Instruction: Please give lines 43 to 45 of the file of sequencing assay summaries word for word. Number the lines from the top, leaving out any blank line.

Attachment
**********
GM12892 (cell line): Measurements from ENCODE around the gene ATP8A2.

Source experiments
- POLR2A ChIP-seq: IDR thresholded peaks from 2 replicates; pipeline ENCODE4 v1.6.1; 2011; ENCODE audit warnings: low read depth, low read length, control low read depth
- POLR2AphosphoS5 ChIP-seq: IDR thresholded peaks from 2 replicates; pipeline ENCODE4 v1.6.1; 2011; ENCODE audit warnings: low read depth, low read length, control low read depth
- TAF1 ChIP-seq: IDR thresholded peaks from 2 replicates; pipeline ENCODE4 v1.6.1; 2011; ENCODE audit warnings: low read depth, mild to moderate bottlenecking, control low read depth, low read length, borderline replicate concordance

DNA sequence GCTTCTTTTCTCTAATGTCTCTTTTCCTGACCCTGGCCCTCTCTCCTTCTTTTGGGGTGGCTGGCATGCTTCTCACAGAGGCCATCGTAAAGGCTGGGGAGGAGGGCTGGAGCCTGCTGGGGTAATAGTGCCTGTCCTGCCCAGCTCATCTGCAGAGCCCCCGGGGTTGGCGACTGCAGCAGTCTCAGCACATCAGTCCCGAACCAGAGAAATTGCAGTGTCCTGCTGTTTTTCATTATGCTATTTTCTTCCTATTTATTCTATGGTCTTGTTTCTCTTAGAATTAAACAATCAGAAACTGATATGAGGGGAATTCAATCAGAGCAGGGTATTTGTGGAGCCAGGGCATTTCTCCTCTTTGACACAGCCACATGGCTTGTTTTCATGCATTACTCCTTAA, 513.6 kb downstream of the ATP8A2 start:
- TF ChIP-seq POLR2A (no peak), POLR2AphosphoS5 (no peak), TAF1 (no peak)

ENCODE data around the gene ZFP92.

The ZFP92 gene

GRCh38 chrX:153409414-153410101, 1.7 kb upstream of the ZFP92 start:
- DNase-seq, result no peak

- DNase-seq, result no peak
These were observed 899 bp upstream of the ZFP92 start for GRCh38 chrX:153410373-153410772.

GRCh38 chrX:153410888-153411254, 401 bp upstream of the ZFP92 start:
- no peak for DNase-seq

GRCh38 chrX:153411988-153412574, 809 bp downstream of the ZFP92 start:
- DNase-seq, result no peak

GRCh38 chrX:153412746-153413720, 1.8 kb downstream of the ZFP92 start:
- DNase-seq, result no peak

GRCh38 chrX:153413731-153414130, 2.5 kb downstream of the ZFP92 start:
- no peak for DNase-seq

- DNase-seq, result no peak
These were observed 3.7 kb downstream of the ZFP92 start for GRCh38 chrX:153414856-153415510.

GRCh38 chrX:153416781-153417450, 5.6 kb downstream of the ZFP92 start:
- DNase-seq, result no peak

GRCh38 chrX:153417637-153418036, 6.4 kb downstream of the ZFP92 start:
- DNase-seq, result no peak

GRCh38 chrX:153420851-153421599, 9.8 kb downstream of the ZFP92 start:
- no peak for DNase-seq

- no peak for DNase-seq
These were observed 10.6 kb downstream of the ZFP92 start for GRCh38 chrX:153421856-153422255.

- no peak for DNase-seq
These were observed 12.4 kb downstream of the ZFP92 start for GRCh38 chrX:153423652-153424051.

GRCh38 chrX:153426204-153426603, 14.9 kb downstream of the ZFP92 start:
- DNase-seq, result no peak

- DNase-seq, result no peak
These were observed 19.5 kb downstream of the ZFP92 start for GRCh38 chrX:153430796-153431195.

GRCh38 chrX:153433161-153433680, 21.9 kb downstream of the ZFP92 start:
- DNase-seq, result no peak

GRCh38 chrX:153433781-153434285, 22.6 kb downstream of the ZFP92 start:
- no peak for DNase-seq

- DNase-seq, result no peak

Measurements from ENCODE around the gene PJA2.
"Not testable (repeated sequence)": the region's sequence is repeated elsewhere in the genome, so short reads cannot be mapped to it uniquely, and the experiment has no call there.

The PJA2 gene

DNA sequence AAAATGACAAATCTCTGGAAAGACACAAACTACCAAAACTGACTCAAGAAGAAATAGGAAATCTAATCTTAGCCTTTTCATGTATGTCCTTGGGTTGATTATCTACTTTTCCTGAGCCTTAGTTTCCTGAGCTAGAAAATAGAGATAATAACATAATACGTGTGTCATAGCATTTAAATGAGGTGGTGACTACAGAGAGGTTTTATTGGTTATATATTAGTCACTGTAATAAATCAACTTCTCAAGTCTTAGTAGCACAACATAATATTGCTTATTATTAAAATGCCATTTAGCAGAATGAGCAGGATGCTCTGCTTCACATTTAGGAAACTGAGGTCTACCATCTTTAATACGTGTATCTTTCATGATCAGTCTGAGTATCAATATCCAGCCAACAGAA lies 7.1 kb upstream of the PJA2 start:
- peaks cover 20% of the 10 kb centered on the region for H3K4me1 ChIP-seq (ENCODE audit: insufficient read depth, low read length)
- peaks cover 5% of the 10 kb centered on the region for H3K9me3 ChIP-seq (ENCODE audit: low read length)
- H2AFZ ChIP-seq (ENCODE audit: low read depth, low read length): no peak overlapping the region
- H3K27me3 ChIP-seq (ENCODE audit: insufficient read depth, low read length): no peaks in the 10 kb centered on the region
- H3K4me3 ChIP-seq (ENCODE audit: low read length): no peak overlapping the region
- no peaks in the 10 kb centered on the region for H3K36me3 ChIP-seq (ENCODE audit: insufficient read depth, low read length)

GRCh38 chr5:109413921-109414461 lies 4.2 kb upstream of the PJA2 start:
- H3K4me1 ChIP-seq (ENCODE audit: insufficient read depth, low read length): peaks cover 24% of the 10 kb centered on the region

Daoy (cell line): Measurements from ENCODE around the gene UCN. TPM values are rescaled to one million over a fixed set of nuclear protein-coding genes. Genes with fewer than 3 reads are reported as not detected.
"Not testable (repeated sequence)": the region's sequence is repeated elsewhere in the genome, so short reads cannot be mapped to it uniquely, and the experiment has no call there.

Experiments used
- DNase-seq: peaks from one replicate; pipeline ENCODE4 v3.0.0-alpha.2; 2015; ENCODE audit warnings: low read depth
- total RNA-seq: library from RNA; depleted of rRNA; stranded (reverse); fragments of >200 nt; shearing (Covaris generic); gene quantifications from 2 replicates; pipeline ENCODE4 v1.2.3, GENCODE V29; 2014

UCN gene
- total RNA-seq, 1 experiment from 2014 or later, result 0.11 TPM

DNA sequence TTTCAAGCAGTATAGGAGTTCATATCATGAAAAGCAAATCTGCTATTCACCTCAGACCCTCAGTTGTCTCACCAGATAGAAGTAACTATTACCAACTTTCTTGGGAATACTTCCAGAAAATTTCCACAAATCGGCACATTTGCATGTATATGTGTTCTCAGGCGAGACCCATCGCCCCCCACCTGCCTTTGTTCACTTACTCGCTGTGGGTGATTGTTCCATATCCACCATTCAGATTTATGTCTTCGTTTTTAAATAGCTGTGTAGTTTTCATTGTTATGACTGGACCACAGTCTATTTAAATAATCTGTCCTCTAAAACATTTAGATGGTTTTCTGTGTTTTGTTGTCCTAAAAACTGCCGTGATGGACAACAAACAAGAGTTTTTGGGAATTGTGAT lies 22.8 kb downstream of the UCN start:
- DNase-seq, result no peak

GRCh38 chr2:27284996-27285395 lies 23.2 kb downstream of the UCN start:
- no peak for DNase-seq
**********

Measurements from ENCODE around the gene PJA2.
"Not testable (repeated sequence)": the region's sequence is repeated elsewhere in the genome, so short reads cannot be mapped to it uniquely, and the experiment has no call there.

The PJA2 gene